Read an Excerpt
From the opening entry of Early in the Season:
June 6, 1968
Left New York on a smoggy but hot, cloudless day, from Kennedy Airportthis the day after Robert Kennedy’s assassination. Everyone stupid with sorrow, poring over the papers or glued to the interminable radio commentary, and silent, no one telling others the latest “news,” which is no pleasure to repeat in even the smallest of its particulars. The parting from my wife was doubly disconnected because of the discomforts of her pregnancy (beginning fifth month), though doctor yesterday said it was all right for me to leave. We’re so very recently married that I haven’t got used to using her namesay “my wife” instead of “Marion,” though our beginning otherwise seems auspicious. The baby is wanted, now that our hasty, belated wedding is past, and we have love. We live in a quiet bit of Manhattan, at the eye of a hundred-mile hurricane of suburbs, etc., so that one begins by getting out of and above all this flux. I like living right at the hot centre, of course, but I’m also very tired of it. With the baby coming, I expect to be gone only a couple of months; that is our agreement, sealed after she chose to conceive. I’m tired physically and emotionally from an enormously productive spring, and I find, too, less of the boyish readiness that activated my travels to British Columbia two years ago. But the encouraging thing, if you read memoirs, journals, and such, is how very much people accomplish in a couple of months. This was true for some of the major explorers of the past like Mackenzie, as well as John Muir, and various eccentric side-figures like James Capen Adams, whose adventures I happened to read yesterday. Two concentrated months are potentially a long time. Whoever I see, whatever I write, I’ll be exhausted by August. As usual, my plans are informal, except that they open up possibilitiesas will fatherhood, next November!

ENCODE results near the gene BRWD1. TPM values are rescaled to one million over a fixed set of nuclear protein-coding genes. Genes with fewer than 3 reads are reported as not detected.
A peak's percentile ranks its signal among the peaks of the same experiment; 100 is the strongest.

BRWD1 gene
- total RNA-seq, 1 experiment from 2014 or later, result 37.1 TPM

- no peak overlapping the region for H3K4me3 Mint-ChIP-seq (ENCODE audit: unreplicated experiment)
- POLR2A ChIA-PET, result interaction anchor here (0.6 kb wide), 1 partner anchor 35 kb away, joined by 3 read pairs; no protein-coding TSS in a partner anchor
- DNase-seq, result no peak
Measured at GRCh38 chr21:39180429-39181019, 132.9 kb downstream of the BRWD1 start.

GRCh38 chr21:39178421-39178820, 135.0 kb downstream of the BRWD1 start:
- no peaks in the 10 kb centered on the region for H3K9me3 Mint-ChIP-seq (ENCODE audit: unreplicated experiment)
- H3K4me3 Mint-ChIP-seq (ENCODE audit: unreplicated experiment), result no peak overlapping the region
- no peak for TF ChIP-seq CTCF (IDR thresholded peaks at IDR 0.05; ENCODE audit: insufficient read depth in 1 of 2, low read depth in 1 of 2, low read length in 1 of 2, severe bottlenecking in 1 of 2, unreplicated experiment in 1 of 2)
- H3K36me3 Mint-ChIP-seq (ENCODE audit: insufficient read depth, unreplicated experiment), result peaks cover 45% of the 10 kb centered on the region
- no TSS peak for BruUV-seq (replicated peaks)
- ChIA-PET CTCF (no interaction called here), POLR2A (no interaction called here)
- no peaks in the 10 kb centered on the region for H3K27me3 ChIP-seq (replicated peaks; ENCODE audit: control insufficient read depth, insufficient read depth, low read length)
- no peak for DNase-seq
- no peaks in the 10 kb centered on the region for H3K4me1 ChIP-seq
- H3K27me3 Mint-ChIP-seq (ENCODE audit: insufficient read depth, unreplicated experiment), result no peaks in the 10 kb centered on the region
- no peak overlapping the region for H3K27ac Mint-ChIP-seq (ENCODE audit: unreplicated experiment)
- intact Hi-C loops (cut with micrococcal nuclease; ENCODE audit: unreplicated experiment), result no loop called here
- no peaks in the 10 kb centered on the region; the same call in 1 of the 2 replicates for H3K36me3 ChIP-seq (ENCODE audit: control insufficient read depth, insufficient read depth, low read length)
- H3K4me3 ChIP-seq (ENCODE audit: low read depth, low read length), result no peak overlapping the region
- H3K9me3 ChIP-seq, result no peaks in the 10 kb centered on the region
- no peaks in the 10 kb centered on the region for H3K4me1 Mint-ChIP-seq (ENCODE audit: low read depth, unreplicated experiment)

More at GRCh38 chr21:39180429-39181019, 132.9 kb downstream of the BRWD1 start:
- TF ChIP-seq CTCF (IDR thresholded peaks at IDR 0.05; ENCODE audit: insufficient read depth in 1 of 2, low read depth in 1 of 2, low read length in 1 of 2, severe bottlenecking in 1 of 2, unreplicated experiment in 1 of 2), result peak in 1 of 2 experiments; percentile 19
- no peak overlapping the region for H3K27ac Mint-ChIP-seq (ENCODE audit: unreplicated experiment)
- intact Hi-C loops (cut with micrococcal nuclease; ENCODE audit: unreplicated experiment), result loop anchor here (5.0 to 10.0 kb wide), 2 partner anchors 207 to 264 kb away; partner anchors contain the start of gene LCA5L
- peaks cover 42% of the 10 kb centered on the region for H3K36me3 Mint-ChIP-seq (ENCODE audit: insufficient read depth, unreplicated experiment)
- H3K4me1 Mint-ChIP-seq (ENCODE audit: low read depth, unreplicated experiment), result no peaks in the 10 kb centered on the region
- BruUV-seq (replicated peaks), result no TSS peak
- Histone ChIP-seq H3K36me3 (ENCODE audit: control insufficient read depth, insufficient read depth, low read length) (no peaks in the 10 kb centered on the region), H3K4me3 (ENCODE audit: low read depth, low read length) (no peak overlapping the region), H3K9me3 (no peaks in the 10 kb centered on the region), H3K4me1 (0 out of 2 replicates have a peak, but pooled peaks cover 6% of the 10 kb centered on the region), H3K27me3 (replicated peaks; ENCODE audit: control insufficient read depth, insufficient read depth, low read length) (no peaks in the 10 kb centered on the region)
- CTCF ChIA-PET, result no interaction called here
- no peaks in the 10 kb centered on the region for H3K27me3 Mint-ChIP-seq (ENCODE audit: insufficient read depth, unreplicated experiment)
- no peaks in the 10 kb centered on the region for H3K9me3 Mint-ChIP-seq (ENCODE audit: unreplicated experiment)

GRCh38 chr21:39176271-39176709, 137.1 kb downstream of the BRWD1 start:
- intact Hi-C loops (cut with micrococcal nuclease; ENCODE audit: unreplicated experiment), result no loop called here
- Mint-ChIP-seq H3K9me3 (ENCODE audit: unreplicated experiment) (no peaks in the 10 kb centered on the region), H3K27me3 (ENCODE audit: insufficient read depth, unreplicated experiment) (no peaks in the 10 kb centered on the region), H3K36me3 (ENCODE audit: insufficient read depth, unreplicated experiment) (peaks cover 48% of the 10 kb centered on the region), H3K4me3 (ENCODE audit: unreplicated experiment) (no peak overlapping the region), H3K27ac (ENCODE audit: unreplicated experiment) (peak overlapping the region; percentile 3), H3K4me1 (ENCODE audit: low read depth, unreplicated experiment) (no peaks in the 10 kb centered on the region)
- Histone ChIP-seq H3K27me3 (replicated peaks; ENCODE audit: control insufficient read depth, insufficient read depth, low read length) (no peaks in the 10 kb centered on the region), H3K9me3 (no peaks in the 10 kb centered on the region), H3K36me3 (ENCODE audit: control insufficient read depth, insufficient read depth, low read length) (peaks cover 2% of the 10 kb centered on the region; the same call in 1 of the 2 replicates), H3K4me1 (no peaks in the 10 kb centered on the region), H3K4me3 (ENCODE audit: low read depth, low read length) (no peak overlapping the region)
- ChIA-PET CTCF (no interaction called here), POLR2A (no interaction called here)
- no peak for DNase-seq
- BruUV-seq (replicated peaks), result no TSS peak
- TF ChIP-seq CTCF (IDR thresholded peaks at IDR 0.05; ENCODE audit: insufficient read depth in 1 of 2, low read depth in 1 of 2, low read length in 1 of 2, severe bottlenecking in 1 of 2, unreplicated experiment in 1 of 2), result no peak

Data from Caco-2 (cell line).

Mostly today I’m transporting my bodyand a good feeling too, to be getting away from the wretched redundancy, the cruel platitudes of the funereal. After Jack’s death in 1963, I went to a Giants game I’d previously bought a ticket for, then walked one hundred eighty blocks home from the stadium. These Roman assassinations of ours. A frenetic, sick nation, a national bewilderment, and meanwhile the centurions of the status quo proclaim that more of the status quoa more tightly cinched status quois the solution. We novelists are left in the shade by this surreality. Either more surreality, or a spare, clear art such as I lean towards, would seem to be the way to try to work it out.